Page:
Financial experts have cautioned parents against buying pre-need plans for their children’s educational requirements.
This, following a number of plan holders complaining over pre-need company Loyola Plans Consolidated Inc.'s non-release of the plan holders' claims.
President of First Metro Asset Management Gus Cosio said some pre-need companies are encountering trouble because they promised their clients fixed returns based on high interest rates that prevailed at the time the plans were purchased but have since gone down.
"In our case, we had been telling people for the last 10 years that mutual funds would probably be a better investment vehicle for your future educational needs because fund managers do have a track record of not promising returns but delivering returns," Cosio said.
"Pre-need, they promise returns because they give you a fixed value, even a moving fixed value in the future, but you don't know how much you're gonna pay them. So it's a promise based on too many moving parts. When it comes to investment returns, nobody can really promise anything," he added.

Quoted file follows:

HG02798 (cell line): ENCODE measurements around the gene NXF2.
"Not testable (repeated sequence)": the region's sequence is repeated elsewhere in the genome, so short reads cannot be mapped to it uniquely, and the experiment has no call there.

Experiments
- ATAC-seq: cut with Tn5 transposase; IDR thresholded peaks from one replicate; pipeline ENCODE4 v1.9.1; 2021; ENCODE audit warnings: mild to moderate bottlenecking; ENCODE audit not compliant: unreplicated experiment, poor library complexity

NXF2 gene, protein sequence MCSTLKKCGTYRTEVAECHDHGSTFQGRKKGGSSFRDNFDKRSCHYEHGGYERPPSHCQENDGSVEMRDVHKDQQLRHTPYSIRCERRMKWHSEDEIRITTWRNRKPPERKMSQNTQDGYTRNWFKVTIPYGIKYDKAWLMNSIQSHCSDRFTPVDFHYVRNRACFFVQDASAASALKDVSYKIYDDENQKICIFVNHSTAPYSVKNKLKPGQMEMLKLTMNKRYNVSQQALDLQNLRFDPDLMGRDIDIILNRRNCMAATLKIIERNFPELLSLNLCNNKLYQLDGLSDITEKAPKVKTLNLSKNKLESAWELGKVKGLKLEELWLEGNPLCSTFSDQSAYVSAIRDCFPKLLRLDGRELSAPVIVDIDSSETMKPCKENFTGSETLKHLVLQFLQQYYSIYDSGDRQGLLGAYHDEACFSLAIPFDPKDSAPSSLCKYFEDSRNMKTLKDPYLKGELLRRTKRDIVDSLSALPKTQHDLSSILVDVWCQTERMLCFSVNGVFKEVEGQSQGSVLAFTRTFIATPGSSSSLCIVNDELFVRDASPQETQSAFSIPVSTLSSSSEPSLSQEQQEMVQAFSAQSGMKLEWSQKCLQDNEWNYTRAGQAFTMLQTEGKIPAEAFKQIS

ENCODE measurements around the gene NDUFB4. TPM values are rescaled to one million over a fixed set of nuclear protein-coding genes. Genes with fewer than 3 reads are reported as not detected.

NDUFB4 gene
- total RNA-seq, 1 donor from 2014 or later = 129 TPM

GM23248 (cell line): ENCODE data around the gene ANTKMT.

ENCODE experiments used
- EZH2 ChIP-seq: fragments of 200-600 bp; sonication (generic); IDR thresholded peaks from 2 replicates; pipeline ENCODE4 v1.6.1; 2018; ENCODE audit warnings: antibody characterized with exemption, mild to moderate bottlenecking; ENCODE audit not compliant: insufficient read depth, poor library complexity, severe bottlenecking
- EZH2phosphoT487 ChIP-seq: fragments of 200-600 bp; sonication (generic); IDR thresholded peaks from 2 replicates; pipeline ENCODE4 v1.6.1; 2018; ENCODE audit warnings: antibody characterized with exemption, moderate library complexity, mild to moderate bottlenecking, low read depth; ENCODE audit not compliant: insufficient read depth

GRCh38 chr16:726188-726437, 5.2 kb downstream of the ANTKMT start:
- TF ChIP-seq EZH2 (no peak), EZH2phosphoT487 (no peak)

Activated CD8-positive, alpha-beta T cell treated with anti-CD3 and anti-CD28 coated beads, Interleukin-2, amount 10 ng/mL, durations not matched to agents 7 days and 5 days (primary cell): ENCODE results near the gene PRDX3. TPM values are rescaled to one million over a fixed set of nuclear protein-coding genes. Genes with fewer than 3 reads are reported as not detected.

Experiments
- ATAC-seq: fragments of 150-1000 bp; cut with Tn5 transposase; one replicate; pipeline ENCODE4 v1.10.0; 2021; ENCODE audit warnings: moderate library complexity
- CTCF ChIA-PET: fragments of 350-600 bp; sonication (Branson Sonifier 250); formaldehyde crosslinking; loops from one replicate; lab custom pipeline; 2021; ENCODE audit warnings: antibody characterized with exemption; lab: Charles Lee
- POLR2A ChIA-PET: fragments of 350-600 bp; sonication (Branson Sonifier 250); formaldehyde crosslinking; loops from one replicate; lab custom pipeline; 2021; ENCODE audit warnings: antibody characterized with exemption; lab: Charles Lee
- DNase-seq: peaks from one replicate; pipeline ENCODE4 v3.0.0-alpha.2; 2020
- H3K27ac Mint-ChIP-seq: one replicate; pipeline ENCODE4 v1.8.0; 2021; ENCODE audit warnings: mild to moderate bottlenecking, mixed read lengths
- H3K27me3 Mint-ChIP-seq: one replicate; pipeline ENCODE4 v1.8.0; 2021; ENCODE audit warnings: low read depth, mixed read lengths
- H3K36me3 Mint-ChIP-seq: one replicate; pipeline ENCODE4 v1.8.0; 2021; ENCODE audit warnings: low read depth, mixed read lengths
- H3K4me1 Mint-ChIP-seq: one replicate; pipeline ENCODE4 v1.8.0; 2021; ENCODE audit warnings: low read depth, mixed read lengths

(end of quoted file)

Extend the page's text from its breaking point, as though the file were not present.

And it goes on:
Salve Duplito, a financial planner, has urged the Insurance Commission, which regulates pre-need companies, to intervene immediately because enrollment is ongoing for the next school year.
"I hope that the Insurance Commission will step in immediately, find a way to make the Loyal Plans answer the demands of the people, find a way to look at their finances, look at their insolvency if they are insolvent, find out if they are actuarially safe and give a statement to people already. Because it it has to go into receivership it has to be done quickly, it's already enrollment time," she said.
She also said that just because a pre-need company is licensed by the government does not mean it is risk-free for investors.
"A lot of people think as long as the company is licensed by the government, that's okay, I don't think that's a good way to plan your future, you can't depend on regulation. Loyola Plans was licensed then look what's happening to it now," she said.
She added the country needs to improve the financial literacy so people will know how to invest properly.
-ANC's Dateline Philippines, April 13, 2016